At a time when many monetary regulators are exploring the concept of central bank digital currency (CBDC), the Bank of Canada has no intention to issue one, at least with the present scenarios.
Revealed by the central bank deputy governor Timothy Lane in a speech titled “Money and Payments in the Digital Age,” the regulator is not seeing any benefits of releasing such digital currencies unless the competitors take cash off the market.
“We have concluded that there is not a compelling case to issue a CBDC at this time. Canadians will continue to be well-served by the existing payment ecosystem, provided it is modernized and remains fit for purpose,” Lane said.
The challenger is stablecoin, not Bitcoin
He, however, believes that widespread adoption of private digital currencies might force the monetary regulator to reconsider its decision on issuing CBDC.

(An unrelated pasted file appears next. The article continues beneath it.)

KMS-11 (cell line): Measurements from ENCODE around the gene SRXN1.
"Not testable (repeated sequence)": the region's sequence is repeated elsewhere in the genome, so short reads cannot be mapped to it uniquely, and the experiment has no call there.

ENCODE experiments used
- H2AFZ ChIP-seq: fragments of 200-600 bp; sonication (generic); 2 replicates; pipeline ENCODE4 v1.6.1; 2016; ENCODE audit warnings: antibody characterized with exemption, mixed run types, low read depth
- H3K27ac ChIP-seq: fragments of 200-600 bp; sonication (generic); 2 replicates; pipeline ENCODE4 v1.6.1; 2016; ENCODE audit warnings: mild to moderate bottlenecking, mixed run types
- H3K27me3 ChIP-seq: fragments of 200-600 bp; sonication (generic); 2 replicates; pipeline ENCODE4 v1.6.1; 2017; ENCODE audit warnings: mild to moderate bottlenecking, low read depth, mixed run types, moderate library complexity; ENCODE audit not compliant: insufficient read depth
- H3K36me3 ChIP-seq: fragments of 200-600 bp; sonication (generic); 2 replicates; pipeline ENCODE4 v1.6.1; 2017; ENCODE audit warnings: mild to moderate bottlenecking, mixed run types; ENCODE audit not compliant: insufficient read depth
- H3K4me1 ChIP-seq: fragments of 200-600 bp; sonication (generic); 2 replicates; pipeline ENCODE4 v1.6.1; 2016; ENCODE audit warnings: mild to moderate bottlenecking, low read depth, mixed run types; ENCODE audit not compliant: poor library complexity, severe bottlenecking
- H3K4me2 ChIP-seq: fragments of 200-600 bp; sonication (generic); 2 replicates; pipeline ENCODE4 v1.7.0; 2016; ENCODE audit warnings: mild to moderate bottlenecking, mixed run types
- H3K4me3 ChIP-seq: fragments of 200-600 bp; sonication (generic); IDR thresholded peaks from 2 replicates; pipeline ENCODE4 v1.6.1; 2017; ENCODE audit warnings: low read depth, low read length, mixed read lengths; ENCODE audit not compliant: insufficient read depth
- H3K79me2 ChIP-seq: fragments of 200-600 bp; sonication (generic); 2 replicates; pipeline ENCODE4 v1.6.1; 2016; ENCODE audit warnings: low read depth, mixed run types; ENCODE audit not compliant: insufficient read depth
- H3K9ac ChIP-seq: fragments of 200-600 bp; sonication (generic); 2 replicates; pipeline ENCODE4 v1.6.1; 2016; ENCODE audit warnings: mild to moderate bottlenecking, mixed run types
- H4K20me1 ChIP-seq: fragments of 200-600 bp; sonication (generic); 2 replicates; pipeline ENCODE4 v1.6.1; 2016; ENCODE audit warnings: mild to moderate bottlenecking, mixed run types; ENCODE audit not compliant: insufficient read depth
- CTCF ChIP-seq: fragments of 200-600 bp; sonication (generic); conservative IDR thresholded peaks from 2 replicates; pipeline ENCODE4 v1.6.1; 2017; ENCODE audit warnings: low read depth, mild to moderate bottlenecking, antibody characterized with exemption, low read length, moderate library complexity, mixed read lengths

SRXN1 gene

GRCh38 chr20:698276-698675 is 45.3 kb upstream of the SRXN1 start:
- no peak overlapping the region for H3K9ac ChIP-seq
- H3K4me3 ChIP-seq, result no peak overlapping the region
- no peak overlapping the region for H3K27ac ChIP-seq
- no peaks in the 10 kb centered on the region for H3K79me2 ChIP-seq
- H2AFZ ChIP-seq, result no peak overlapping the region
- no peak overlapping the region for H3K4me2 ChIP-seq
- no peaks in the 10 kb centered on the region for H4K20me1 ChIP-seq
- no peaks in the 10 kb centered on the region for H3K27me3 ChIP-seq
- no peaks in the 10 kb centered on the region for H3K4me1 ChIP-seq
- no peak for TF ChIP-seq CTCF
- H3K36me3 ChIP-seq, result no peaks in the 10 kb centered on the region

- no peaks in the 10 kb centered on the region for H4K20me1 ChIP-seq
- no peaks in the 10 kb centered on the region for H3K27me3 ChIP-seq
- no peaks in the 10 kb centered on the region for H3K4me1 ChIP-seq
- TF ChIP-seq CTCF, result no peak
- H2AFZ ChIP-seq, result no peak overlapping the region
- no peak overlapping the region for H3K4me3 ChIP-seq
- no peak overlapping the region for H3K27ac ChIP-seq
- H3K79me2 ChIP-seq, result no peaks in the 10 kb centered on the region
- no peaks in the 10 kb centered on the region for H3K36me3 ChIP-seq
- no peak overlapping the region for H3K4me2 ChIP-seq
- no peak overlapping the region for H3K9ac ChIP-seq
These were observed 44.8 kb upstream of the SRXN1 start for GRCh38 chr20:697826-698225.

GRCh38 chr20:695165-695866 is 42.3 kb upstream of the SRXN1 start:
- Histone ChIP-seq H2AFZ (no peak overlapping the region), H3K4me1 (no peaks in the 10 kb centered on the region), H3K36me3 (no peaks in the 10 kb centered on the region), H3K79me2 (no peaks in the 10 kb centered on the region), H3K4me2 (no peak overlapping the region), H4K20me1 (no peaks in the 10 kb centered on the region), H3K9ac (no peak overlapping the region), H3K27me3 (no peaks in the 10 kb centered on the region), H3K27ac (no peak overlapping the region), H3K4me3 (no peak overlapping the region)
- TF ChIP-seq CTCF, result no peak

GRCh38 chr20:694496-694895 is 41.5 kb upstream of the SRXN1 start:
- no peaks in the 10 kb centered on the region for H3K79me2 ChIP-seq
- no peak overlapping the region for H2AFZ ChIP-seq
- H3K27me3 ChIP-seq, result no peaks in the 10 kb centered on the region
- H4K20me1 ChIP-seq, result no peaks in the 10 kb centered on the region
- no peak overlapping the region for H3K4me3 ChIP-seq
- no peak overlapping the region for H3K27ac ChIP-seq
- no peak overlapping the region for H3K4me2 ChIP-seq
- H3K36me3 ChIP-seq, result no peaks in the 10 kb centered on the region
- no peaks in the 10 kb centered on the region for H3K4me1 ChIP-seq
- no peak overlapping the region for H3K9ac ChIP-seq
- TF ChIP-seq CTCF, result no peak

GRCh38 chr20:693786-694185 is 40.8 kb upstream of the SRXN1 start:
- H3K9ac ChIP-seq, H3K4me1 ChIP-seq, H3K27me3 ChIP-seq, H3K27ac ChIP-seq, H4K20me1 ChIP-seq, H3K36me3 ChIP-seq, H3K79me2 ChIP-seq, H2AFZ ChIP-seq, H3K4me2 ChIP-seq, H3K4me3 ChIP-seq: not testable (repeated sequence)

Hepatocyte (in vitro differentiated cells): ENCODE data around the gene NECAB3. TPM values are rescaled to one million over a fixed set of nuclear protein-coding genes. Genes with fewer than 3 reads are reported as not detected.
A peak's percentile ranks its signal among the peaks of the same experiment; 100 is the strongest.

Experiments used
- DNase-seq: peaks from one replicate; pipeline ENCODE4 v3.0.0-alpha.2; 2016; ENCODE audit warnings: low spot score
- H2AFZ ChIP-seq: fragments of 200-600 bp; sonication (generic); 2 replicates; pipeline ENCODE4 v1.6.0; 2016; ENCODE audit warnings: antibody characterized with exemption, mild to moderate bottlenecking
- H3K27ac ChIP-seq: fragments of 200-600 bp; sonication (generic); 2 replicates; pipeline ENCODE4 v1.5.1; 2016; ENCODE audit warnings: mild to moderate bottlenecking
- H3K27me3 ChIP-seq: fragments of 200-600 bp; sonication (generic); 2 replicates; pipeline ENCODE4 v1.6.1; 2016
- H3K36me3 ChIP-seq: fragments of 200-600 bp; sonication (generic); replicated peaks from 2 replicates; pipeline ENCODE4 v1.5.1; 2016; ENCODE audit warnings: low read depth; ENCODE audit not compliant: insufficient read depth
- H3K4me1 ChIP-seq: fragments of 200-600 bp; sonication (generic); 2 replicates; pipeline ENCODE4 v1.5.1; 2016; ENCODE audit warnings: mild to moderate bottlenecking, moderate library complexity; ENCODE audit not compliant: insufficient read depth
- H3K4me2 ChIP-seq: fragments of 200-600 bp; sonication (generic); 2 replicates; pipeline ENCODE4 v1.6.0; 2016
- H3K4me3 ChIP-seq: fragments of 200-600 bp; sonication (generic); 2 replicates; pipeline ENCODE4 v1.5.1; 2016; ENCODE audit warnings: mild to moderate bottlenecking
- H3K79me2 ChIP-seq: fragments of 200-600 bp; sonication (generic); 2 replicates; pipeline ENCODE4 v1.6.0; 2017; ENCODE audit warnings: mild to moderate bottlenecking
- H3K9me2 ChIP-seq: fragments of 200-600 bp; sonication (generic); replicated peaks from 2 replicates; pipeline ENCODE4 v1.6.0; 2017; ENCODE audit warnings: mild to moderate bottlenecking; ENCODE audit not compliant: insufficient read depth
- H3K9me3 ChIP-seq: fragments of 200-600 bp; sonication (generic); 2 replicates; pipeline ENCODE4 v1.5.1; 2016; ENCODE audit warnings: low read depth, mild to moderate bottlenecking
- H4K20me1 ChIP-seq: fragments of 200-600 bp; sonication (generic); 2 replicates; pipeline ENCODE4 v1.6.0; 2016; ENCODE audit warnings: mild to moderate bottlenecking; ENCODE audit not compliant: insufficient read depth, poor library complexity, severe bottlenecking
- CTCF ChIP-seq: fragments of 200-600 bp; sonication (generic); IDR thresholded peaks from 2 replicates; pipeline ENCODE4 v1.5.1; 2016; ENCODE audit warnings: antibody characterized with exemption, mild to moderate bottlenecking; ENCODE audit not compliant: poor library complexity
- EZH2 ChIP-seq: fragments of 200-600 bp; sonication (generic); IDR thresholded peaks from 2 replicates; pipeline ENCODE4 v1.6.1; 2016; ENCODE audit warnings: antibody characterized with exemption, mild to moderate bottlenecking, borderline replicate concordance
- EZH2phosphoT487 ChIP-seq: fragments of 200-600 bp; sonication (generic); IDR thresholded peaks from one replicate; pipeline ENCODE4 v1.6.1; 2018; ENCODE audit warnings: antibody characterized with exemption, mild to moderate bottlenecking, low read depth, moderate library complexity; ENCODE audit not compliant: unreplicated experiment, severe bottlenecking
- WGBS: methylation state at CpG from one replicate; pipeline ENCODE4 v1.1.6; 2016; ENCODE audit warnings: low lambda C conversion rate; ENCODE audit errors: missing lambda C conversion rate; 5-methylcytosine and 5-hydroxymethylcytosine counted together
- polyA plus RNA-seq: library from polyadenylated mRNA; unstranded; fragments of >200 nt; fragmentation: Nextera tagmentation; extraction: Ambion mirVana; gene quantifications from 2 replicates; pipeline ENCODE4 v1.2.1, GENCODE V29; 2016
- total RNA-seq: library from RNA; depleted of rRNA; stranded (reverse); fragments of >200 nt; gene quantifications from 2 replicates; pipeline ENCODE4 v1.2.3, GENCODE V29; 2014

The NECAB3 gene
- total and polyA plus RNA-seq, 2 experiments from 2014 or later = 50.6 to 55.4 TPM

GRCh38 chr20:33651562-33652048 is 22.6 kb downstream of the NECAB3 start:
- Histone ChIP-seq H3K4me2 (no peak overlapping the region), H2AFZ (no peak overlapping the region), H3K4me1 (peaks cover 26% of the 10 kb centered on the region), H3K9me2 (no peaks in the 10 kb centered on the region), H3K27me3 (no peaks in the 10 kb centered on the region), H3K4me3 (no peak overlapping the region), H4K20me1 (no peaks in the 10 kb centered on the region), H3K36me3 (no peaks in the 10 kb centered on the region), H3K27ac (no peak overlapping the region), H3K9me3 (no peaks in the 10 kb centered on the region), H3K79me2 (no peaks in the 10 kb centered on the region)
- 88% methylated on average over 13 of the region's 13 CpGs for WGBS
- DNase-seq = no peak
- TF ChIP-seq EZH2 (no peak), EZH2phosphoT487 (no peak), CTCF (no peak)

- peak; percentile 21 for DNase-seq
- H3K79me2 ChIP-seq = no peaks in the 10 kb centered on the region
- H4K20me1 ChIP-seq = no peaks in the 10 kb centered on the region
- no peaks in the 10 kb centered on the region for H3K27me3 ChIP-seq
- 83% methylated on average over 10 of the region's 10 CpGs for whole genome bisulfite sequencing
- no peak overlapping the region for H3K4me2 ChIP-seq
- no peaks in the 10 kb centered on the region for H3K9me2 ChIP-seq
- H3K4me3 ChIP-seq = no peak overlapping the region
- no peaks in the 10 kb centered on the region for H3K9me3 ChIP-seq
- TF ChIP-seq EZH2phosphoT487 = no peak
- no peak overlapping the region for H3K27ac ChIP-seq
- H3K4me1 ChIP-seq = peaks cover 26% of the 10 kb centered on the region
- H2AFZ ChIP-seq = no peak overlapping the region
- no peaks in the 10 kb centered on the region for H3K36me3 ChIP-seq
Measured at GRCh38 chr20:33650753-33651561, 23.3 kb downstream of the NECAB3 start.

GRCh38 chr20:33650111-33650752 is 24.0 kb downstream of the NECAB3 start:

“Stablecoins have better prospects for widespread adoption—and, correspondingly, greater potential to further transform the world of money and payments,” he added.
FBS Gives Away Signed FC Barcelona Jerseys for Playing Penalty SimulationGo to article >>
The deputy governor particularly pointed out Facebook’s Libra and its potential to challenge the present monetary system. However, he has doubts about whether Libra can pass regulatory scrutiny.
“The most prominent example is Libra, a stablecoin that Facebook, along with an association of other companies, is planning to launch,” Lane said. “Libra would run on an existing messaging platform with strong brand recognition. This would give it the potential to reach billions of people—including many with little or no access to banks or financial services.”
“It’s tough to predict if Libra will ever live up to its promises or even come into existence. But it is a good example of a transformative technology that affects how the Bank needs to respond to the future of money.”
Despite the deputy governor’s firm statement, Bank of Canada is one of the participants in a Japan-led consortium of major central banks, which was formed to study the feasibility of issuing CBDC.
The Canadian regulator also piloted cross-border, cross-currency payments using blockchain technology along with its Singaporean counterpart.